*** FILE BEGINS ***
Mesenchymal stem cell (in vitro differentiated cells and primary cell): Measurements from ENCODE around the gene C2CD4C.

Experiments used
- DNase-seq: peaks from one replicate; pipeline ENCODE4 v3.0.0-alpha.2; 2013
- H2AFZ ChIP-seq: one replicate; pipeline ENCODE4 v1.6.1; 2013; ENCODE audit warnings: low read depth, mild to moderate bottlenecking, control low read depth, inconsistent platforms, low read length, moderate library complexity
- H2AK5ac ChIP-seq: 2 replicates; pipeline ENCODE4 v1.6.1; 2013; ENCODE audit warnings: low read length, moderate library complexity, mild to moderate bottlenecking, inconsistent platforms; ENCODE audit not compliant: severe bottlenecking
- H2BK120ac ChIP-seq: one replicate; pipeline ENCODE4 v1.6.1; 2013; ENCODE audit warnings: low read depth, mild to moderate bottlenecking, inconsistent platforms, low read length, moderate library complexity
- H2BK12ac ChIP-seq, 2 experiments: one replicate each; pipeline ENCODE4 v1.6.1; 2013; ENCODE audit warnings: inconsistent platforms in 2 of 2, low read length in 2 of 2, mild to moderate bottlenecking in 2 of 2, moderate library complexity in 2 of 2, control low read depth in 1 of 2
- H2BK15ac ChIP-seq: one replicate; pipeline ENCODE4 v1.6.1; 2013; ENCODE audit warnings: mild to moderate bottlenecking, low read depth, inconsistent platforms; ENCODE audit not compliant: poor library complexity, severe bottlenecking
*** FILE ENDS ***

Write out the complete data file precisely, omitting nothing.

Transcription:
Mesenchymal stem cell (in vitro differentiated cells and primary cell): Measurements from ENCODE around the gene C2CD4C.

Experiments used
- DNase-seq: peaks from one replicate; pipeline ENCODE4 v3.0.0-alpha.2; 2013
- H2AFZ ChIP-seq: one replicate; pipeline ENCODE4 v1.6.1; 2013; ENCODE audit warnings: low read depth, mild to moderate bottlenecking, control low read depth, inconsistent platforms, low read length, moderate library complexity
- H2AK5ac ChIP-seq: 2 replicates; pipeline ENCODE4 v1.6.1; 2013; ENCODE audit warnings: low read length, moderate library complexity, mild to moderate bottlenecking, inconsistent platforms; ENCODE audit not compliant: severe bottlenecking
- H2BK120ac ChIP-seq: one replicate; pipeline ENCODE4 v1.6.1; 2013; ENCODE audit warnings: low read depth, mild to moderate bottlenecking, inconsistent platforms, low read length, moderate library complexity
- H2BK12ac ChIP-seq, 2 experiments: one replicate each; pipeline ENCODE4 v1.6.1; 2013; ENCODE audit warnings: inconsistent platforms in 2 of 2, low read length in 2 of 2, mild to moderate bottlenecking in 2 of 2, moderate library complexity in 2 of 2, control low read depth in 1 of 2
- H2BK15ac ChIP-seq: one replicate; pipeline ENCODE4 v1.6.1; 2013; ENCODE audit warnings: mild to moderate bottlenecking, low read depth, inconsistent platforms; ENCODE audit not compliant: poor library complexity, severe bottlenecking